One book, a multi-author textbook on benign prostatic hyperplasia, did so well that a second edition was decreed, with updated chapters. The only problem here was that none of the authors especially wanted to update their chapters as it had only been a year or so since the first edition and the field hadn’t progressed that much. No one was actually ready for a second edition, except Justinian. Guess whose fault it was decreed to be that none of the chapters were coming in?
Or there was the time I failed to get hold of an author for whom I only had a phone number. No address, no email, no web presence, just a phone number, with not even a voicemail at the other end. The phone would ring and ring and ring until eventually it cut out.
Juvenal casually mentioned the author’s campaign. What campaign?
“Oh, he’s standing for the Scottish Parliament …”
The twit actually thought that a man in the middle of an election campaign would take time out to write for us.
The final nail in my coffin was a website for urologists which I shall call InsaneUrology.com. The idea was good: it would be a regularly updated, dynamic repository of all thing urological – news, articles, abstracts, happenings – with core material was to be submitted by an unpaid editorial board, who like most of InsanelyRun’s authors had signed up on a wave of goodwill and then suddenly found reality getting in the way. The editorial board almost universally failed to come up with anything. I phoned them and phoned them and phoned them, leaving message after message after message on their voicemails. I wrote letters and bombarded them with emails. Short of going round and holding them at gunpoint while they wrote, there was not much more I could have done to wring their words out of them. Then one day Jamal sent me an email. “I’ve just left messages with all the board members. What exactly is the problem?”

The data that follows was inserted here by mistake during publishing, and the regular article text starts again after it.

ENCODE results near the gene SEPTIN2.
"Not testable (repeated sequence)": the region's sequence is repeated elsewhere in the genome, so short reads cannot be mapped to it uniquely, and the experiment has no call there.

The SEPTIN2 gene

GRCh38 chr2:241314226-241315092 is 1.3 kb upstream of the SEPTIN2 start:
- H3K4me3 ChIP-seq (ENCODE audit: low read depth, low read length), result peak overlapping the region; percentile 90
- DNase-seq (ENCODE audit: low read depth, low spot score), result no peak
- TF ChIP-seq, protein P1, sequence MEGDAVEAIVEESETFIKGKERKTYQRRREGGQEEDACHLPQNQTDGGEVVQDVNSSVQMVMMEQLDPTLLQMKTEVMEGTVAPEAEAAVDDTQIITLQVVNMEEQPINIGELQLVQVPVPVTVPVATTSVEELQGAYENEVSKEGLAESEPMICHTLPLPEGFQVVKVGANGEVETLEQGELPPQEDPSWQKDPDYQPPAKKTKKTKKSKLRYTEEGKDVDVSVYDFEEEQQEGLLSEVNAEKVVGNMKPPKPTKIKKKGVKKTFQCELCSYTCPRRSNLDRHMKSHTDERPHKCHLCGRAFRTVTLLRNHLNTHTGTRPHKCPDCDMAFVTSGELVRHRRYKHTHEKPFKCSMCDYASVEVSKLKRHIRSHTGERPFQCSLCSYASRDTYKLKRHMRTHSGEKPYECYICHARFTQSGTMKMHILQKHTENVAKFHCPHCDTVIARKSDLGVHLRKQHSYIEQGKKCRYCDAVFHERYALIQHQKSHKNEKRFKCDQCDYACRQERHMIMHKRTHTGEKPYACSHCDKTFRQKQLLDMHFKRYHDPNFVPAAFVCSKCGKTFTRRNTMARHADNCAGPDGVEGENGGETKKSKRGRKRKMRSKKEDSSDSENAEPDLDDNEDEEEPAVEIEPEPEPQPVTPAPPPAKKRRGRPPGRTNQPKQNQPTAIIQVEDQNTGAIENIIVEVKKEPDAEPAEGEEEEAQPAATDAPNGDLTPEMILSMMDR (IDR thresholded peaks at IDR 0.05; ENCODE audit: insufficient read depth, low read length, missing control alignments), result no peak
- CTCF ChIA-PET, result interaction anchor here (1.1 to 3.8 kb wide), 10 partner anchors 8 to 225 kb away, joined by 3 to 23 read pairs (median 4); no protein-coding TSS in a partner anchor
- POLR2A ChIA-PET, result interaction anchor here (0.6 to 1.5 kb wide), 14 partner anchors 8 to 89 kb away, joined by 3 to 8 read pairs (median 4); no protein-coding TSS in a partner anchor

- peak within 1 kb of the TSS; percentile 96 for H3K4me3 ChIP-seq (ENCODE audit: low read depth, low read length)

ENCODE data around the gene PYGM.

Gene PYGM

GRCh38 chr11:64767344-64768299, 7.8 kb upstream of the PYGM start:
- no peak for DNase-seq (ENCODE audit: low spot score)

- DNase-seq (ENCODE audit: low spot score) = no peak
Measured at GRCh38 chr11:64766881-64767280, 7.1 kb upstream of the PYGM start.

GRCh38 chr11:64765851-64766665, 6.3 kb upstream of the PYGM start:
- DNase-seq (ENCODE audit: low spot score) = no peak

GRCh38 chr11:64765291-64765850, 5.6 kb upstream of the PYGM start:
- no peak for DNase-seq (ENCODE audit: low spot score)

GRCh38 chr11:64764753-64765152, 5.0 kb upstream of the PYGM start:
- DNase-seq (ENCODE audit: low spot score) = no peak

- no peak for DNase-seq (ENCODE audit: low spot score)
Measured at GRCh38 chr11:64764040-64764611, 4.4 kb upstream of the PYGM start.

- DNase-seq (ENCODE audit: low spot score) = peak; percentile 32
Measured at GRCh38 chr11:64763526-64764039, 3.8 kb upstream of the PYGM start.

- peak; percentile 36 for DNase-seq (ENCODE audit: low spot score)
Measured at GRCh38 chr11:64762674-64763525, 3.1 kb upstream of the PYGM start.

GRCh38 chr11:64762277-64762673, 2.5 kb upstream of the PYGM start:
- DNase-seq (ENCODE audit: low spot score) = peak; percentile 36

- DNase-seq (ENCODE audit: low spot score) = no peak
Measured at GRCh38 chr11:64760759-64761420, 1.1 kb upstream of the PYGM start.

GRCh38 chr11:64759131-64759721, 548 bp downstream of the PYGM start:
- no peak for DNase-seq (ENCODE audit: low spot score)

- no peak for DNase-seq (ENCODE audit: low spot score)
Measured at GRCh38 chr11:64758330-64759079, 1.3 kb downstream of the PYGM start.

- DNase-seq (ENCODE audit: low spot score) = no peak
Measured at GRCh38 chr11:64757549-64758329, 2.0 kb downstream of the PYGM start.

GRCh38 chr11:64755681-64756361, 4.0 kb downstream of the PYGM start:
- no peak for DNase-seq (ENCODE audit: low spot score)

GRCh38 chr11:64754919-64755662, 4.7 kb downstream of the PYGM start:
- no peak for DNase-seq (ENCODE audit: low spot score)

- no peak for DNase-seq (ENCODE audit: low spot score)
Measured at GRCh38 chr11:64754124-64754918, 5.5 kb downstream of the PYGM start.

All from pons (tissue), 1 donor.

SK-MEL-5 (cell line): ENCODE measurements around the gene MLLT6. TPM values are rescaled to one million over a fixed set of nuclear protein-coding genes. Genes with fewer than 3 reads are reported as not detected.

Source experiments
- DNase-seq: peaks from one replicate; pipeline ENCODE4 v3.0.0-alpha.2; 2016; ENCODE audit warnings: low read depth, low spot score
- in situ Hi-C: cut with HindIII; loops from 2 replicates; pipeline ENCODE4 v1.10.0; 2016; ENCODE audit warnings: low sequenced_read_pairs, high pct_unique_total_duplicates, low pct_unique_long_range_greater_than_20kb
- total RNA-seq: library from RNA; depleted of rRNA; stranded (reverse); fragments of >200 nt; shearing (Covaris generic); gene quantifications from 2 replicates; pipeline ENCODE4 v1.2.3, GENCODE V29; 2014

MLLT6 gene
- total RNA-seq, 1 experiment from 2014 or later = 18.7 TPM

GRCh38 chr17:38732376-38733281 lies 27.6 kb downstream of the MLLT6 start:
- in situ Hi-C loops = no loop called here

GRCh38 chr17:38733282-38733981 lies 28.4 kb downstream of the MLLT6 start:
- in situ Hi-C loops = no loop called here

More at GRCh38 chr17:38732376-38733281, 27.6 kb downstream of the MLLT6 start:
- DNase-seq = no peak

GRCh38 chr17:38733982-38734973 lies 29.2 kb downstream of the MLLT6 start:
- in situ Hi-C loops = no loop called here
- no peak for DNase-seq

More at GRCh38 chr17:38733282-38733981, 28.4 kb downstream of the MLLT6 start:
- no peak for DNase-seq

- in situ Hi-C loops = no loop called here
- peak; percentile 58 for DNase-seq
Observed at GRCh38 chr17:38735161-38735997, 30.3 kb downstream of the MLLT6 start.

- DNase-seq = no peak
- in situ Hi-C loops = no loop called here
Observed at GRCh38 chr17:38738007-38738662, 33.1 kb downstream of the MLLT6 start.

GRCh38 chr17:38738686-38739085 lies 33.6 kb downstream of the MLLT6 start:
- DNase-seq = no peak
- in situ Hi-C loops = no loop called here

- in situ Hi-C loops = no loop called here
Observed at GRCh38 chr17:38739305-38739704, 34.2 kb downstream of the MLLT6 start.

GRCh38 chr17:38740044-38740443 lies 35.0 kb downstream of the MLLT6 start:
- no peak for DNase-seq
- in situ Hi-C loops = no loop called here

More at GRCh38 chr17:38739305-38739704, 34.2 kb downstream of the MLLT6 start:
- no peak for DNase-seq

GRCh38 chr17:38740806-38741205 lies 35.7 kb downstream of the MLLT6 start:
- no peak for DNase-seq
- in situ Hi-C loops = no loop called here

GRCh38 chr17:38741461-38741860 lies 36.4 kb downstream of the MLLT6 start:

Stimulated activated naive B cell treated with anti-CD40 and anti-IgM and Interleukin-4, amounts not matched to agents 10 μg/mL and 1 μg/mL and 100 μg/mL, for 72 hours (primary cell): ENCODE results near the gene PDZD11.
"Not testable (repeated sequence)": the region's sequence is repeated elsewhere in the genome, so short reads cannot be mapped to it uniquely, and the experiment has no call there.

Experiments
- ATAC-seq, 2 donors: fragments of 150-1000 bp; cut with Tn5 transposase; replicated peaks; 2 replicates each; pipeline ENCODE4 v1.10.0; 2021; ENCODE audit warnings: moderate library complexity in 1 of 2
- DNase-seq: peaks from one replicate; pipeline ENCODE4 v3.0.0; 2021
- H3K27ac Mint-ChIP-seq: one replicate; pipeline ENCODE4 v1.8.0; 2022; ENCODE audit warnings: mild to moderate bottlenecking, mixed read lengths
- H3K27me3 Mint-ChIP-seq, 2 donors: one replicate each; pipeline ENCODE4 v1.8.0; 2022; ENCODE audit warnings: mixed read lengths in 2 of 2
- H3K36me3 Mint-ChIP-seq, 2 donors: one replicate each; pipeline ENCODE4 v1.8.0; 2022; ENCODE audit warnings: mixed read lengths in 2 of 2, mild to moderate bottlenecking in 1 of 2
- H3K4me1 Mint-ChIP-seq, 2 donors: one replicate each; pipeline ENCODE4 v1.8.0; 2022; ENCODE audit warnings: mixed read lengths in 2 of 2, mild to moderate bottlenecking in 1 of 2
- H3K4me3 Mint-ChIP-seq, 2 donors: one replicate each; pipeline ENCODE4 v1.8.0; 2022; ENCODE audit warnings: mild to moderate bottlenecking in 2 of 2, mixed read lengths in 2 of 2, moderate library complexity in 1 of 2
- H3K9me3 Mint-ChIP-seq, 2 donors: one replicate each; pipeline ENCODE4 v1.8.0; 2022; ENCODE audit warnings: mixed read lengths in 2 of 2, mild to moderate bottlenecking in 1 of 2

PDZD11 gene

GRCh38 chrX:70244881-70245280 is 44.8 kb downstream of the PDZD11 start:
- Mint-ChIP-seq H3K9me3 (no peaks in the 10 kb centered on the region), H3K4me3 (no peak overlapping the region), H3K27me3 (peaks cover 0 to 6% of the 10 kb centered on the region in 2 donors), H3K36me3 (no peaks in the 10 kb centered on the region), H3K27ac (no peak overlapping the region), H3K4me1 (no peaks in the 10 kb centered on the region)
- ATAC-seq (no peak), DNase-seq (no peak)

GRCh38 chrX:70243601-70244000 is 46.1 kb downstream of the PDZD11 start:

I went to see him and demanded to know what the hell he meant.
“I’ve left messages with each of them,” he said patiently, as if explaining to an idiot. “They will get their messages and send their work.”
As if. Needless to say, they didn’t. Unfortunately Jordan got it into his head that they did and that he had achieved, with a single phone call, what I had failed to achieve with many. And despite my efforts to point out the reality of the situation, he never failed to drag it out on future occasions when my failings needed to be highlighted. The last time I heard this repeated was the final meeting where he finally, mercifully fired me.
But for all that, InsanelyRun was not an unhappy experience. As individuals, Jeremiah and his business partner treated their staff well. Jedekiah let me use the office printers to run off my manuscripts, in those days before electronic submissions. On one occasion he decided the entire company should decamp for lunch to the Head of the River and we stayed there for the rest of the afternoon. (Which didn’t help the pressure on anyone’s work, but he was the boss …) The week always ended with wine tasting in the office from about 4pm onwards on a Friday. And the staff were lovely people, all with a considerably better idea of how one actually publishes books than our leaders had.